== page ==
Earlier this week, an appeal court in the Hague ruled that Shell Nigeria (A subsidiary of the Royal Dutch Shell) is liable for oil spills in Oruma and Goi's Niger-Delta regions. This decision is coming after thirteen long years of legal battle instituted by the plaintiffs (Four Nigerian Farmers and Milieudefensie - Friends of the Earth Netherlands) against the Royal Dutch Shell. The decision (If not taken to the supreme court) could set legal precedence. Unabated spilling is still rife within the Niger Delta region. Since its beginnings in 1930, Shell has repeatedly been under the radar for many environmental degrading activities.
The case was prolonged mainly due to the continued insistence of the defendant (Royal Dutch Shell) that it could not take responsibility for its foreign subsidiaries' actions. The firm has also often tied the spillages to saboteurs' efforts within the Niger-Delta region of the country rather than its technical glitches. These positions have been used to argue against claims for settlement in Ikot Ada Udo's case in 2006 and 2007.
Oil spills have continued to constitute a source of environmental degradation in the Niger-Delta over the years. The situation has been more devastating for the indigenes, majority of whom take on aquaculture as a means of livelihood. Cases are rife of water pollution, air pollution among a long list of environmental degrading acts of crude-oil exploration companies. This has led to a series of agitations over the years, notable among them being the case of Ken Saro-Wiwa and the Ogoni 8.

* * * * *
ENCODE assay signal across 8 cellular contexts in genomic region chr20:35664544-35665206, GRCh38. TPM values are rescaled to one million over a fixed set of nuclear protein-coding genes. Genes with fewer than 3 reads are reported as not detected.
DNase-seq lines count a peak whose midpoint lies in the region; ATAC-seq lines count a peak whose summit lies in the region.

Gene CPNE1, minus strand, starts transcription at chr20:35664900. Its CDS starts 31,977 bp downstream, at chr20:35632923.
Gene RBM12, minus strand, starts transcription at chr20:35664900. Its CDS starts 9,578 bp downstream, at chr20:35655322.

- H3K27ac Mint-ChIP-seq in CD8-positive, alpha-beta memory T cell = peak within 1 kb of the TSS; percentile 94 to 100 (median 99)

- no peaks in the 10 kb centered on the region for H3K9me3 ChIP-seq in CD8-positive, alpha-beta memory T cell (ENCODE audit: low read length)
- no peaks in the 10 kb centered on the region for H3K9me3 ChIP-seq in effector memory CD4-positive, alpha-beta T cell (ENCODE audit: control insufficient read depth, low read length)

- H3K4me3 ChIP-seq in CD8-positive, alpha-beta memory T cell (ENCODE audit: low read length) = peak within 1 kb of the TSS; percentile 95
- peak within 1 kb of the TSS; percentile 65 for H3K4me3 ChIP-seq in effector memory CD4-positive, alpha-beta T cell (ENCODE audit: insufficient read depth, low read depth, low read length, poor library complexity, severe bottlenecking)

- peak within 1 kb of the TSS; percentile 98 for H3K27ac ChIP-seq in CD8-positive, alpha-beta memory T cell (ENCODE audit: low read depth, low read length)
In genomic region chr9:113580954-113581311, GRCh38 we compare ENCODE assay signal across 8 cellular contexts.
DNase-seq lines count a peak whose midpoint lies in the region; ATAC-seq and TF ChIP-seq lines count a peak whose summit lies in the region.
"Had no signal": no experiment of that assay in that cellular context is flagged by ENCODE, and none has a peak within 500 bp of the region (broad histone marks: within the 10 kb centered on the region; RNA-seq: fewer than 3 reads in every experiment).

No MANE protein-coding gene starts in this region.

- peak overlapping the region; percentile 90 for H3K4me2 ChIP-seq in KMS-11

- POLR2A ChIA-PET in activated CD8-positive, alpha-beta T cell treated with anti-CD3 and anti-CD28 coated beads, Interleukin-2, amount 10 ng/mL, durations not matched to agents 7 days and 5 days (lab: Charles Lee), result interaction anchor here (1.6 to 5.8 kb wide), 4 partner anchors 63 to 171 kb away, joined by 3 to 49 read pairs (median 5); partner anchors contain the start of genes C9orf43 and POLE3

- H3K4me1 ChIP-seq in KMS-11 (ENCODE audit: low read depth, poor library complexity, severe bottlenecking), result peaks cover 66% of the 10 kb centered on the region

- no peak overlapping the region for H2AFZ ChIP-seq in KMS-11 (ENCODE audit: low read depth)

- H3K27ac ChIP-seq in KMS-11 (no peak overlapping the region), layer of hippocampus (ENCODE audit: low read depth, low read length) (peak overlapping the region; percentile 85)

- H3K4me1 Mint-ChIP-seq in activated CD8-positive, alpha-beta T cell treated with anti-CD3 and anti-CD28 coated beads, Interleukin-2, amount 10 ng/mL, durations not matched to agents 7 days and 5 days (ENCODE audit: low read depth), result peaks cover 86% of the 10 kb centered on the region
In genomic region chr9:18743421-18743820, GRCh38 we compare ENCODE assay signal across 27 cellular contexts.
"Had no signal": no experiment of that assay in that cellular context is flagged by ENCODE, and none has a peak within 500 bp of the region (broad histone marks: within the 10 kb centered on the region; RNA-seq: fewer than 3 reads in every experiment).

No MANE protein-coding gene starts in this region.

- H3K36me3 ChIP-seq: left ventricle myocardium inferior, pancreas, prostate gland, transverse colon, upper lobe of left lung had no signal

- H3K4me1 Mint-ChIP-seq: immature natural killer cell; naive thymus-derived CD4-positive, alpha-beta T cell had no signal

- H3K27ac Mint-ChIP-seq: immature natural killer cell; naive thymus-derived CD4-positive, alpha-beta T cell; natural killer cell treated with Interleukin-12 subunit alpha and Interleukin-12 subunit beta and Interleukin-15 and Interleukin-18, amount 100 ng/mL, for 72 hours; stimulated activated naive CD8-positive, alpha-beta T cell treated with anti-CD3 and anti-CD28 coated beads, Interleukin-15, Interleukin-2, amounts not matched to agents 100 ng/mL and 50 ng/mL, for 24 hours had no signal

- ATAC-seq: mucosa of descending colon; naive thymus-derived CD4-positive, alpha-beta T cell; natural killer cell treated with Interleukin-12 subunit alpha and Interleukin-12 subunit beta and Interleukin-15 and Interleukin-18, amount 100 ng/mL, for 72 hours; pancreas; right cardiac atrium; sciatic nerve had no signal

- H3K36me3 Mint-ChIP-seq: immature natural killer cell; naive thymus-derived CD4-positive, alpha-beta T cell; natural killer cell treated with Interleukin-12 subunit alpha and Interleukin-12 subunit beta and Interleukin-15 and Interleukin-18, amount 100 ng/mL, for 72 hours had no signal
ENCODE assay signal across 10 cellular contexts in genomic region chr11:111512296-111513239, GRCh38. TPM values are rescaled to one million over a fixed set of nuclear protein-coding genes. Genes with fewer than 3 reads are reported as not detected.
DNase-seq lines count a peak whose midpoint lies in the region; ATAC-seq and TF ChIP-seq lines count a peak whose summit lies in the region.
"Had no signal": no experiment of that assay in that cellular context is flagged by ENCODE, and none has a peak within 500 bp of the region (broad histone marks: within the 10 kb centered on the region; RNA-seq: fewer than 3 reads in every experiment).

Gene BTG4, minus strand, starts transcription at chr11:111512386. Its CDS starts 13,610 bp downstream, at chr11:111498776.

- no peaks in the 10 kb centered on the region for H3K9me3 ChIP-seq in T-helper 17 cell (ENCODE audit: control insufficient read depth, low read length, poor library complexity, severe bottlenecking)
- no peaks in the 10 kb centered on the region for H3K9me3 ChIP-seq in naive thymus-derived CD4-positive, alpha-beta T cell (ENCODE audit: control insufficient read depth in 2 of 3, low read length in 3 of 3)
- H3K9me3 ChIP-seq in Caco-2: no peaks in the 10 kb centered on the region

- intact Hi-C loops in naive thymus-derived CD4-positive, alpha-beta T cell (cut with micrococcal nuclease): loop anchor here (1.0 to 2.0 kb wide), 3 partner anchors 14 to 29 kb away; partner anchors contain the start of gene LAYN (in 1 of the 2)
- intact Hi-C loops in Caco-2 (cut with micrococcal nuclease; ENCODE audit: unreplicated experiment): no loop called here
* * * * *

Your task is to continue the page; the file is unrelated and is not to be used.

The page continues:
In our view, we expect more local efforts on the part of the Federal Government and the oil majors to ensure there are no spillages, or at least it is reduced to the barest minimum as continued spilling and compensation does not help the development of the region. Many of these environmental damages are irreversible and cause untold hardships for the indigenes. Also, we welcome the judgment on the basis of the moral duty it will place on holding companies to monitor beyond their subsidiaries' core operating activities, issues such as the impact on such activities on the environment.